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Saturday, January 26, 2013

Jack Smith | Flaming Creatures


creatures afire
by Douglas Messerli
 
Jack Smith Flaming Creatures / 1963 / The screening I saw was presented with a talk by J. Hoberman at The Roy and Edna Disney/CalArts Theatrer (Redcat) at the Walt Disney Concert Hall on November 9, 2009.

For years I'd been hearing about the sensational film Flaming Creatures which seemingly influenced filmmakers and dramatists from Andy Warhol, John Waters, and Federico Fellini to Cindy Sherman and Richard Foreman.

     From the beginning, after its New Bowery Theater showing in 1964, screenings were rare, and in the late 1960s Smith took the film out of circulation. For all these years, accordingly, I had been seeking an opportunity to attend a rare showing, and despite the fact that I was scheduled to teach a literature course on November 9th, I arranged from the first day of class that we would skip the week in question.

 
 
   
 
 
 
 
 
 
 
 
 
 
 
 
 
 
 
Listening to J. Hoberman's historical recounting of the film, which was deemed pornographic on its release and was denounced in the media and even in the halls of congress (one congressman being outraged that it was not even being good pornography (evidently he couldn't get an erection"), it is difficult not to let out a hoot of laughter.

     Indeed, in today's world, Smith's orgiastic figures of mostly gays and transvestites seems almost innocent. Yes, from time to time, one or another shakes a flaccid penis in the camera's face, but, for the most part, the figures of this pastiche of scenes and music reminiscing from Maria Montez to Josef Von Sternberg's films and numerous other popular cultural references, seems utterly innocent. Hoberman himself describes the film in those terms:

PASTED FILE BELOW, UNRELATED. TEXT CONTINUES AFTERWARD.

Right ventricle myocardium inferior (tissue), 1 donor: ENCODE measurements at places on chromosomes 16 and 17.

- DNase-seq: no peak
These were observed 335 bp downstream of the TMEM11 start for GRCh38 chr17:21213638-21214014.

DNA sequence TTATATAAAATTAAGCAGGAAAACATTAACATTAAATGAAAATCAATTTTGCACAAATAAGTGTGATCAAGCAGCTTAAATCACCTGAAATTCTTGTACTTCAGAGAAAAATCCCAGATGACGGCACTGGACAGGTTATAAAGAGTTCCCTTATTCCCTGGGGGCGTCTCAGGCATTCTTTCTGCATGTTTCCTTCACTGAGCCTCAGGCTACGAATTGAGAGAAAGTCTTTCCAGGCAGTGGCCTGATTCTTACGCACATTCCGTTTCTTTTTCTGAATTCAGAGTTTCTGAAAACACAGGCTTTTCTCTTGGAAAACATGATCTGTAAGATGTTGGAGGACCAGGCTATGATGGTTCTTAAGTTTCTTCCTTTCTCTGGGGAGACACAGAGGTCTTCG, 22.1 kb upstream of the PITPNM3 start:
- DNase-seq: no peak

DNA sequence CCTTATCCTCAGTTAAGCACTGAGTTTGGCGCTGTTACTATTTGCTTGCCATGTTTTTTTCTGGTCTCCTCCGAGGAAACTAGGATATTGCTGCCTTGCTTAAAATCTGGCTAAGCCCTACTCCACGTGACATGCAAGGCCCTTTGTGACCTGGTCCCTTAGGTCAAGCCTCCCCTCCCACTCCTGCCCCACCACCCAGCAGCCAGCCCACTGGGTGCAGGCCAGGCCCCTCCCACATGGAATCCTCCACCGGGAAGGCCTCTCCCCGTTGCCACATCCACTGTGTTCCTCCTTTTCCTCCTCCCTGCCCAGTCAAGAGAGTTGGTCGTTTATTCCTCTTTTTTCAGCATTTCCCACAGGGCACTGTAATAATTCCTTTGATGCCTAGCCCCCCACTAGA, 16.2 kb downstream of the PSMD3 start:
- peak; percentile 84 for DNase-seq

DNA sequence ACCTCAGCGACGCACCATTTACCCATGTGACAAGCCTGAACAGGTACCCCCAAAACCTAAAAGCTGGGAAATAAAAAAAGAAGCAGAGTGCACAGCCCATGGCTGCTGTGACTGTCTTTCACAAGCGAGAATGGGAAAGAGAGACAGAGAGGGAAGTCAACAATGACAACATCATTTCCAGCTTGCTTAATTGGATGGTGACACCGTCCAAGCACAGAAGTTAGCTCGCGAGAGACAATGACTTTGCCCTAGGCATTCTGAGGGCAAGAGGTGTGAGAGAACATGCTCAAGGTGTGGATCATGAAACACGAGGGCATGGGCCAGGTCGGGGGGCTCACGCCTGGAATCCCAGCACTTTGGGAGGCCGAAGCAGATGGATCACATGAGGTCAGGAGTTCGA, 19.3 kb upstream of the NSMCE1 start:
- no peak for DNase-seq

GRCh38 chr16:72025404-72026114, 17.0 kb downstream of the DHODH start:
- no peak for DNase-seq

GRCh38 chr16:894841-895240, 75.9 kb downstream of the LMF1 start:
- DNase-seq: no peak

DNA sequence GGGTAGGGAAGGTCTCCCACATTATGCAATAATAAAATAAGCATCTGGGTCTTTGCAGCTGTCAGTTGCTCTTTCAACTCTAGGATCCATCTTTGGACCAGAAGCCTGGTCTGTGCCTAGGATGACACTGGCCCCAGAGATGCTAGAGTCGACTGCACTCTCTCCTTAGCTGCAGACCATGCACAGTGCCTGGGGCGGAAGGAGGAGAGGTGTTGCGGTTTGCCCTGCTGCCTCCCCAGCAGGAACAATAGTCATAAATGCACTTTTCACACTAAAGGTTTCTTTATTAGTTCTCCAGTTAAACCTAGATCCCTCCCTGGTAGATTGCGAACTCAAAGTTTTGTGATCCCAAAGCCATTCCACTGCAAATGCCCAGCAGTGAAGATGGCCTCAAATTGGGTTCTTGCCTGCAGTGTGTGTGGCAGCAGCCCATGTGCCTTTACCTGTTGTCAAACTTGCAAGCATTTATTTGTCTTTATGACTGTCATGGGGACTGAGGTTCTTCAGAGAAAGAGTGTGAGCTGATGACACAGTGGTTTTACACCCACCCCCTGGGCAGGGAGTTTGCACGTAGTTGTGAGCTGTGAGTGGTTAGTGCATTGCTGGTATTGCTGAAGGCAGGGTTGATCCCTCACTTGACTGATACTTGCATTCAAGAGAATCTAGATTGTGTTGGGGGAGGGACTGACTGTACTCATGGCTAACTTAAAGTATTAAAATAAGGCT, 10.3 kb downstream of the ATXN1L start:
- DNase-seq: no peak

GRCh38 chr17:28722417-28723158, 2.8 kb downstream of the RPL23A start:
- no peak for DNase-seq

Flaming Creatures' forty-five washed out, dated minutes depict a place where
                  a cast of tacky transvestites and other terminal types (some costumed as re-
                  cognizable genre faves—a Spanish dancer, a vampire, an exotic temptress),
                  accompanied by recordings of popular music, shrieks, and snatches of
                  Hollywood soundtracks ("Ali Baba is coming! Ali Baba is coming!") dance,
                  grope, stare, posture, and wave their penises with childlike joy. The marriage
                  of Heaven and Hell presented with playful depravity.

      The creatures in Smith's film are aflame with buried desires—blindingly bright passions to show off, to love, to dance, to cry out, perhaps even to die—the creatures burning up before our eyes. What makes this film so troubling to some I believe is that it is almost a screed simultaneously to life and to extinction, a kind of mad portrayal of Heaven and Hell: not St. Peter's Heaven paved with good acts nor Lucifer's burning inferno but internal heavens and hells within each of us, often so potent that coherent language and expression cannot be reached. Smith himself described the work as "a comedy set in a haunted movie studio," which at first, given the very ludicrousness of the actor's portrayals, I dismissed.

      Clearly, however, there is something comical about the full throttle simmering of this heap of human flesh at the center of the short film. And yet, it is a haunted, ghostly world left behind by the cheap and gaudy reality that Hollywood directors have awarded us as alternative spaces in which to exist. And in that sense Flaming Creatures is an inevitable product of filmmaking itself. In a strange way this silly, tawdry, outrageous depiction of a hopped-up bacchanalia is no more or less unbelievable than hundreds of scenes from Cecil De Mille epics such as his 1949 Samson and Delilah, Bible-tales turned into fantasylands for a world of displaced souls. 

 
Los Angeles, November 13, 2009
Reprinted from Green Integer Blog (November 2009).

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